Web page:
Carlo Rubbia (2016) - The Future of Energy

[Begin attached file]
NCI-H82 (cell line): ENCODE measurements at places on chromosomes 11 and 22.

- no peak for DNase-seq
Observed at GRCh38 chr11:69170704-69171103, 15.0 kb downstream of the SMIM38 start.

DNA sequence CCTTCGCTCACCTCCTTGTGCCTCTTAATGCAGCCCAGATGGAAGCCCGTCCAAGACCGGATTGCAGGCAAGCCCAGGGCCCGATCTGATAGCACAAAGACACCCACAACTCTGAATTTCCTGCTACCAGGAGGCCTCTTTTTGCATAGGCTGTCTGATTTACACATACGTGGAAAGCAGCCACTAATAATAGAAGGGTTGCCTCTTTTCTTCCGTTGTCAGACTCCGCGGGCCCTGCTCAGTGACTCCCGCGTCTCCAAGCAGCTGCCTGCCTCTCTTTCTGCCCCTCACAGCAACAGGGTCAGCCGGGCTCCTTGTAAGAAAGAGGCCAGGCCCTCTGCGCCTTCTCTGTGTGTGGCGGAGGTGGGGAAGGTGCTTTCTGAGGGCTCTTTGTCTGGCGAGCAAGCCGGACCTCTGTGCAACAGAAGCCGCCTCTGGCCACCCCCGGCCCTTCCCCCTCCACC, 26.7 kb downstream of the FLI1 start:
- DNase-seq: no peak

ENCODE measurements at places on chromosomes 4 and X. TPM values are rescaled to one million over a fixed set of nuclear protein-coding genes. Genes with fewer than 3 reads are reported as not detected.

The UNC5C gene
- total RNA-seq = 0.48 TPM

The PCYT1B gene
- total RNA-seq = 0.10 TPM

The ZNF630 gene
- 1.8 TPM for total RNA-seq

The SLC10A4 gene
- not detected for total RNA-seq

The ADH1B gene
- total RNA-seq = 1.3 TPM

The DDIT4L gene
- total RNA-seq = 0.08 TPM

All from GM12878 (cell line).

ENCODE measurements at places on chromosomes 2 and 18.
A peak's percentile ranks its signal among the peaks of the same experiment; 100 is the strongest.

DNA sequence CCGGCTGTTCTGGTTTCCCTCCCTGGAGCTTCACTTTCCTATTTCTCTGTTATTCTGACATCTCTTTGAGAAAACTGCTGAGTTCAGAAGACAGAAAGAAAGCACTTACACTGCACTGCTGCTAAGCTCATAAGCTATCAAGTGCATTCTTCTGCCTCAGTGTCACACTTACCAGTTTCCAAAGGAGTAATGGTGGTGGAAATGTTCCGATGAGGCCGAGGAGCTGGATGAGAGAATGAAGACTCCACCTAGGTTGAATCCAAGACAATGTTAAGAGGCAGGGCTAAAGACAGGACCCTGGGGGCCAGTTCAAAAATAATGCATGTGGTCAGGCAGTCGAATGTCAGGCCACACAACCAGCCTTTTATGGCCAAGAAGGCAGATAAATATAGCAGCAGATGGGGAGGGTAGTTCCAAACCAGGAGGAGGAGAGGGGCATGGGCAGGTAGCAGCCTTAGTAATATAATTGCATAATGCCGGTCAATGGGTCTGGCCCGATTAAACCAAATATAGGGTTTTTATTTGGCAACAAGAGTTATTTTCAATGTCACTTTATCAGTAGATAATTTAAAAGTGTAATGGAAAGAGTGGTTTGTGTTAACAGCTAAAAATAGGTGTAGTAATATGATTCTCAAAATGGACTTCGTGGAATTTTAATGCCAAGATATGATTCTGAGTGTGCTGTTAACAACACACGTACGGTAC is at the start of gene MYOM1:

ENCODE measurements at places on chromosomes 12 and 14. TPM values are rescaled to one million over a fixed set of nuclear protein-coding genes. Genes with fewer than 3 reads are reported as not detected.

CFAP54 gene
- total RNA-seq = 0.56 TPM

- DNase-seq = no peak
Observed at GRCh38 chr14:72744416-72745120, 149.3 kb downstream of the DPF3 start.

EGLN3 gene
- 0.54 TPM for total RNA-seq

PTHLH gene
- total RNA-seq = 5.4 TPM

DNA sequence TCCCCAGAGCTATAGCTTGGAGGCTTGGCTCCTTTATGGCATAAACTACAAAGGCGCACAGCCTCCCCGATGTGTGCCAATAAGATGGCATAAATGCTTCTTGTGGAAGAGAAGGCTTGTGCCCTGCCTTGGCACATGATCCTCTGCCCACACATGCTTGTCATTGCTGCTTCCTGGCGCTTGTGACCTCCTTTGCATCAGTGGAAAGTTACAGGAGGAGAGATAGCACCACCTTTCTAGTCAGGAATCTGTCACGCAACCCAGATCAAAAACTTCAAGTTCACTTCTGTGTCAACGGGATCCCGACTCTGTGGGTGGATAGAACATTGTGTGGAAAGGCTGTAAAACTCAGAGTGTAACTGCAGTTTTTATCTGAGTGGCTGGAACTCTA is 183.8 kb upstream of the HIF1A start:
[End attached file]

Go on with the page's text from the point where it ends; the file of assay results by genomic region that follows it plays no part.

We can see the clock started. We have 30 minutes, from here it's 29:59 - you lost 4 seconds. (Laughter) Thank you very much. Now we are going to move ourselves to another subject which is also very relevant to the future of mankind, which is the future of energy. And at the beginning I will start to discuss briefly the climate of the past, which is a clear premise for its future. The Earth was created about 4.56 billion years ago, much later than the Big Bang. The complex multi-cellular organic life was almost entirely born during the last 600 million years. Here you can see the temperature of planet Earth over the last 600 million years. You see there have been many changes from low and high temperatures. Some very warm temperatures have taken place down to glaciation. And in some instances we reached almost ice at the level of the equator. And various other periods were much higher and warmer than that. The last million years is represented by a large number of periods in which glaciations were reaching the equator and combined with "climate optima", about today’s temperature. And now the whole history of mankind is based on a remarkable uniform period, which you see in this graph, during the last 10,000 years, which has permitted to sustain the development of human civilisation. So the little trace we have here at the end has been the one which has made us be what we are today. If you look at these things: the last period, for instance, using Vostok ice core from the Antarctica. You can see that the situation is characterised by very short interglacial periods, equal to present warm air presence. Surrounded by very long glacial periods over the last half a billion years. You can see the probable beginning of the Homo sapiens occurred something like 300,000 years ago. That the earliest Homo sapiens moving to Africa was about 100,000 years ago. And agriculture, which is the beginning of our present civilization, only occured about 10,000 years ago. Notice the shortness of the warm period over very long glacial periods. And the question is, of course, the modern time - how long will it continue, how long will it last from this point of view? If you go on a shorter timescale and you look at the last 2,000 years, you can observe for instance in the northern hemisphere the natural changes between cooler and warmer conditions on a period which is roughly over 1,000 years. In Roman times the temperature was warmer than today. Then we had the dark ages in the middle of the millenium. And then around the year 1000 the temperature came up again. We had a little ice age around 1600/1700. And now we are coming to today’s situation. You can see that warmer and colder periods have been alternating. Extra-tropical Northern Hemisphere. The current mean temperature variations relative to the variations are indicated in this graph with something like 2 standard deviation bars. At the present moment we have a major new phenomenon developing: the emergence of what is called "anthropogenic era". The permanence of the unique long stable period after the inter-glacial period has been essential to create and sustain life and civilisation as they are today. And, of course, it is an essential element for survival that we must preserve at all cost. But, as well-known, we are presently facing a new phenomenon which was coined by Eugene Stoermer and popularised by the Nobel Laureate Paul Crutzen: the emergence of a man made Anthropogenic era. For the first time, human activities may strongly influence the future of the Earth's climate. For instance, since 1750, about 1 million of million tonnes, 1000 Gtons, of CO2 have been injected into the atmosphere to which many other pollutants have to be added. The first sign of such an Anthropogenic era may have been already detected. This effect should be curbed to avoid the irreversible effects of a major climatic change. The amount of CO2 accumulation is, of course, enormous. You can see here the distribution over the planet. You can see that, for instance, in some of the countries we are using more than 100 kg of CO2 per day - each individual person. The second effect is that the CO2 production so far appears as uncurbed. You see here the function of time, the amount of emissions of CO2. The whole planet - you can see that there is a continuous line growing linearly, exponentially. The CO2 production is enough to fill with super-fluid CO2 at 100 bars, with a density similar to water, a volume like the lake of Geneva, which is 80 km^3, every 4 years. You can see the lake of Geneva here. And you can see how it has, in fact, been affected by the situation. The second question is, of course, how long does CO2 last in the biosphere? Here is a graph which shows the variations of the lifetime of the CO2 in the atmosphere and appears to be somewhere between 30 and 35 kilo years. You can see here what will happen over time. You see here 600 years in this plot with a certain emission of CO2, which, I assume, will occur for the first few 100 years and then they will stay steady for a long way to go. As a comparison, for instance, the lifetime of Plutonium 239 is 26 kilo years, associated with today’s public negative perception of nuclear energy. So we are talking about really incredible durations. The mean atmospheric lifetime of the order of 10^4 years is in contrast with the popular perception of many people who think that in a few hundred years CO2 will disappear. Now let’s see, what are the predictions for the next 25 years? Those are particularly gloomy. You can see the plot here from IEA, International Energy Agency, from Paris. You can observe here a massive expansion of fossils burning with no scarcity of resources, but a very slow growth of renewables, hydro included. You can see from this graph that, in fact, the renewables grow simply from 13% to some 18% over a quarter of a century. And the effect of this is coming from a situation which is very characteristic. You can see here that for the USA, Europe and other OECD countries essentially it is flat, constant in intensity. China and India are developing very rapidly, together with the remaining developing countries, and bringing the contribution of the CO2 by an increase of the order of about 33% over this period of 25 years. The immediate consequence of that is, of course, some change of the temperature of the Earth. You can see here the plot of the temperature of the Earth in the year 2015, referring to the baseline situation before the development between 1951 to 1980. And you can see that, in fact, there is a very substantial increase in temperature, mostly the northern hemisphere right here and in our situation. And you can see that the overall effect over the period is substantial, of the order of about 1 degree centigrade above what it was in 1961 to 1990 on average. There is a small little effect up here and down to the bottom of the Antarctica. But fundamentally most of the civilised world is now warming up very substantially. How do we go about this? - That’s the second question. To do this we need, of course, new technologies. The statement is that new technologies are the only key to solving sustainability of the future of energy. The transformation to energy with lower emissions and a quantitatively significant management of CO2 are amongst the most important technological challenges of our times. Of course, the current worldwide energy supply is dependent mainly on fossil fuels, which will remain indispensable for decades to come. But in order to curb environmental changes, it is necessary to proceed vigorously on 2 lines: One is the development and progressive utilisation of renewable energy sources. And the second is the more efficient utilisation of fossil fuels, limiting the effects of anthropogenic CO2 and other emissions. I will briefly present here the main guidelines of major rules which are being followed by Europe on one side, the United States on the other. And finally the developing countries like China, to show what are the differences in interest and behaviours about the future of energy. Let me start with the first pillar of energy policy which is Europe. During as many as 20 years the energy policy in the European Union has been determined by 2 main priorities. The first strategic priority of the European Union has been one to prevent dangerous climate changes. The second consideration is based on the assumption that the energy prices will rise inexorably as global energy demand rises and resources become scarce. And this will necessarily make renewable energy competitively the winners. By 2040, about 80% of the European primary energy should aggressively be coming from renewables, abating both nuclear and fossils. And one of the development and progressive utilisation of renewable is positive action. Europe has missed substantially the consequence of technological progress. And the US successes of CO2 efficient, lower cost and abundant utilisation of unconventional natural gas, which we call also shale gas. So let me briefly show you the situation of the European future. You can see, for instance, the example here of Germany. You can see that from 1990 the amount of CO2 in 2050 will collapse by a factor of 20 - you can see there the situation. You can also see that hydrogen electrically produced by PV, hydro, wind, geothermal and solar, are the main energy sources of industry and transport. According to Europe, which is specifically presented according to the German situation, the amount of fossils will eventually disappear almost entirely and will be replaced by renewables. Let me show you here, as an example, wind energy which is a dominant element for Europe. You can see here that in fact most of the wind energy is really coming from northern Europe, with few little traces around here near France. This is how it’s distributed over Europe. Now let me show you here how it is realised in practice. Wind off-shore is probably the real solution. And you see enormous effort has been performed in order to carry out such a situation. Here you can see, for instance, how the average power now has grown up to something like 6 megawatts per unit. That some of these units go under the water up to 700 metres in depth. That they are, in fact, distributed mostly in the operation offshore in the region between England, Scandinavia and Germany. Now the real problem with wind is variability. You can see here, for instance, the variability of wind in Germany. You can see that essentially there are moments in which there is too much wind, and there are moments when there is not enough wind. Let me also point out that the power carried by wind is cubed in proportion to the speed of the wind. It's squared because 1,5 v^2,is squared, and another v because of the speed at which the wind travels. Therefore there are moments where the very large variability is a major problem, as you can discuss. If you go more generally, you can see that the renewable energy can be done with biomass, geothermal, wind and hydropower. The economic potentials of these various solutions are not very large when you compare them to the demand. Europe will foresee by 2050 to have 7,500 TWh/y of electric power. And you can see that the best you can do of economic potentials of these various alternatives of renewable energy are much smaller than this number. And therefore, long-term renewable dominance requires resources outside Europe. The key resource of Europe is, of course, the sun which has an enormous amount of economic potential, 600,000 TWh/y. Which is, of course, dominating in the southern part of Europe and most importantly in the Sahara desert and so forth and so on. And you can see how little of that can bring an enormous change. A total energy worldwide could be accumulated by covering with solar panels, a system of the order of this little graph you can see here around Africa. However, the situation now is not so clear because, although for solar energy the deserts are a necessity, you can see that transporting energy from Africa to Europe is not a simple task. In fact, the major disasters taking place recently, because the Desertec Industrial Initiative has abandoned its strategy to export solar power generated from the Sahara to Europe, killing hopes of boosting Africa’s share of renewable energy. Therefore it is not very clear what will be the situation in the future. Here you can see, for instance, the cost of large scale electricity and how they go as a function of the various systems. Conventional energies are hydro, geothermal, nuclear and biomass. Wind on-shore and off-shore, you can see them there. And you can see the on-shore wind is still reasonably acceptable, but the off-shore wind has a major cost increase. Then you have also carbon sequestration which is there, which is also again accumulating the CO2 from the coal. And this is also very high in terms of temperature. You also see the solar energies are there - very nice but, of course, extremely expensive. So you see that moneywise the situation is rather difficult to be understood. There are 2 main problems in Europe: one is the high cost as a function of fraction of renewables. You see here a graph which shows, for instance, what is the cost of electricity with about 1,000 watts per capita – which is the situation of Denmark and Germany. And you compare that with the situation in the United States, which is down here, for instance. Where you have in effect a much smaller renewable capacity, but the cost of electricity is almost a factor of 2 lower. The second question is that there are not enough renewables within Europe to satisfy fully the domestic resources. Therefore something has to be done elsewhere. But there is real difficulty in carrying over several thousand kilometres the energy from Africa to Europe. The key problems of renewable energy are, of course: the best energy is always the cheapest energy. Energy, however, must be available when it is needed. And the third important point: that electricity is now becoming the dominant source of energy for renewable energies. But renewable energies require much wider surface of collection, located in specific locations in which production is optimal. And therefore, electricity at very high powers must be transported over much longer distances than today, which is technically not very easy compared to the one possible today for natural gas and oil. So this is the European situation. Now what about the American situation? The second main pillar is coming from the US. And this is essentially based on the question of this graph coming from Time Magazine, which says, Commercial extraction for oil shale is now something which has already started over the last 10 years. And, in effect, the development is quite remarkably growing nowadays. In fact, you can see that there are possibilities to do natural gas from shales. This is how this is being organised. Or coalbed methane, again another possibility, which can be adsorbed to produce unconventional natural gas. And the world-wide shale resources are massive. You can see that both Americas, China and Europe have large amounts of these resources. Coalbed methane again is very rich in different countries. So there are plenty of resources there. In Europe we also have plenty of resources for this. But, as I said, resources are vast, but strong popular opposition forbids the use of these applications when it comes to Europe. Because Europe is totally absent at the present moment in a practical sense to these solutions, which are very strongly developed in the United States. This has produced a very fundamental difference between the prices of natural gas in the US in respect to Europe and Japan. As you see from this graph: while in 2006 to 2008 the situation was, in fact, very similar. Now in 2012/13 you can see that while the prices in US have been going down, the prices in Europe and in Japan are much higher. So there is a big difference between the predictions of the 2 systems. This has also introduced another important fact: that electricity production from coal has gone down in the US thanks to the development of shale gas, and production from gas has increased. The result is that the US has had a very substantial reduction of CO2 emissions. And the primary energy production in North America is, in fact, rising rapidly, while in Europe it is decreasing. And the petroleum production in various countries shows here that now the United States is producing as much petroleum as Saudi Arabia, which is a remarkable result. You can see, for instance, in the case of Texas, which shows clearly that the development of shale gas has created a real revolution in the amount of oil which is being used. The third question I’d like to mention very briefly in the few minutes I’ve got left, is the question of China. China is the world’s largest producer of electricity, surpassing the United States in 2011. Electricity generation in China has increased 9.6% annually, reaching a very large amount of terawatts. The real problem is the coal-fired plants currently make up two-thirds of the power generation, which is, of course, the result of an abundance of coal in China. The demand is expected to continue to increase at a very rapid pace. However, the growth of electricity from coal-fired plants resulted in an increase in air pollution and general lack of efficiency. China is now moving aggressively to curb pollution and increase supply of renewable power. China is the world’s largest wind energy producer with over 90 GW of installed power at the end of 2013. And 15% is the near-term renewables target for China. Here you can see how the renewables represent themselves in China: wind, solar and hydro are there. The electric demands are shown in this graph. You can see why wind and solar and hydro are optimal in some regions. The electric demands are dominant, of course, where the people are. There is a big business in the 2 distances. You can see here a long transmission of power is required, as I mentioned already. You can see that several thousand kilometres of distance are required between the best production of hydro power, wind power, solar power and the presence of the main people occupations. You can see that situation in China. Shale gas is strongly developed by China. You can see here the various companies exploring shale gas, most of them American companies, which are going into China to get this system productive. And you can see how quickly the shale gas is being developed in China to reduce the coal dependency. You can see here a graph showing the estimated annual production rising very rapidly, with a very impressive, high-aiming level of the situation. Let me then continue asking ourselves in the 8 minutes I’ve got left about the future of energy productions. Unconventional natural gas resources seem to be a major new effect, which we have to take into account. The process of progressive decarbonisation of fossils goes necessarily through an increased use and consumption of natural gas. It is quite clear that natural gas represents a practical alternative to the presently growing exploitation of coal as the main source of energy. In addition, many other new developments have to be introduced in order to ensure that the future can become a remarkable era of abundant and cheap production from fossils. And the key element to this is novel methods. Let me also point out to another new fact: the presence of a new source. The largest untapped reserve for natural gas on the crust is a thing called clathrate. Maybe some of you people only know what a clathrate is. The clathrate is a combination between some - you can see here some water and some natural gas, which combine in a situation which is stable at a temperature around zero degrees, and is called clathrate. And it’s very rich in methane. For instance, one litre of methane clathrate, so-called burning ice, will produce something like 168 litres of methane gas at the normal pressures. You can see here a picture of a small amount of this clathrate which is now burning, producing natural gas. And you can see the molecule and the structure of a system like that. The subject appeared to be purely academic until the people realised that a very large amount of methane hydrate could be present in any environment with suitable pressures and temperatures. And therefore the potential amount of methane in natural gas hydrate is enormous, with current estimates converging around a conservative value about 10,000 gigatons of methane carbon. As a comparison, the total estimates for conventional natural gas and oil are of the order of a few 100 gigatons. Therefore you can see here the location where clathrates were observed in the oceans. You can see almost everywhere around the world there are places in which recovered gas hydrate samples or infer gas hydrate occurrences have been observed. The procedure is extremely simple: You go underground. You can extract these clathrates out of the ocean or you can bring them eventually out from the permafrost. And you can recuperate the amount from the system either by having a depressurisation or having a thermal change which separates the natural gas from the water. Now, of course, the question is: How do we solve the question of future global warming? It’s quite clear that natural gas is inevitably emitting CO2 - although at a small fraction, which is half compared to coal. So the new project, the new question is, How can we reduce even further the CO2 productions? And the project - in which, by the way, I'm also involved – is, CO2 productions could be avoided with the help of spontaneous thermal decomposition at sufficient temperatures of methane into hydrogen and black carbon. You can see here the CH4 will transform itself into hydrogen and solid black carbon. This method is quite valuable because it does not use more energy than the existing reforming process, which, however, can produce a lot of CO2 - 4 tons of CO2 for each ton of hydrogen. And the black carbon can be recovered as a filler or construction material. And this is a process under investigation. You can see here the initial attempts which we did many years ago, in which we just took a tube. We put the tube in at the suitable temperature. Some kind of natural gas just naturally transforming itself into black carbon and hydrogen very quickly. And so forth and so on. The way of methane cracking is more or less represented here. You can see the methane input coming in. Through the methane cracking process hydrogen and carbon are separately produced. The efficiency is high. And, in fact, the numbers you can see can be explained comparing the standard method of producing CH4 with emission of CO2 or without emission of CO2. You can see that in both cases – (mobile phone is ringing) sorry, oh my God. (Laughter). Excuse me. Anyway, the situation is, in fact, that this is very similar. You can see here that 40% energy is lost by a conventional method. And about 42% is recovered and stored with a normal method in here. The technology - I cannot spend much time describing it. It’s represented by this picture here. It’s very efficient. We have reached in this case a 1,000 degrees, something like a major fraction of methane conversion today. It works. And the cost is also very valuable. So let me use the 2 minutes I’ve got left by mentioning a few more questions: the question of "fuel for transportations". A lot of people have claimed that you should use hydrogen for transportation. But, however, a future subsitute to petrol for transportation has to be a liquid. Now you can build a liquid by combining the amount of hydrogen produced by the previous method with remaining CO2, which is spent already, where plenty of CO2 is produced. In other words, the idea is to produce methanol through a process in which hydrogen plus CO2 transform themselves into methanol plus water. And this is an example, very briefly, how you do it: You take, this graph here, essentially the natural gas from the methane producing hydrogen with emission of carbon storage. And you take CO2 from already used CO2 and you combine them together in a methanol synthesis reactor, which then becomes a liquid. And its transform is used as a future replacement for oil. Now let me therefore conclude. What are we talking about energy for the future? In my view a new age of abundance is now developing. And it is based on unconventional gas resources, initially coalbed and shale gas in the foreseeable future. And methane hydrates later on, after the coalbed methane and shale gas has been more or less distributed. North America, India, China, Africa, Latin America will all have access to cheap and abundant shale gas and oil. Europe, of course, is, for political reasons still on hold. With both environmental sensitivities and gas consumption on the rise, the main question is, how to recover this huge novel natural gas resources, available for millennia to come. And economically harvest the immense energy wealth in the most efficient and effective manner and with minimal environmental footprint. I believe the natural gas resources with zero CO2 emissions are the winners: Shale gas, and ultimately clathrate, with the ability of becoming the dominant primary energy source for tens of centuries to come. Thank you very much.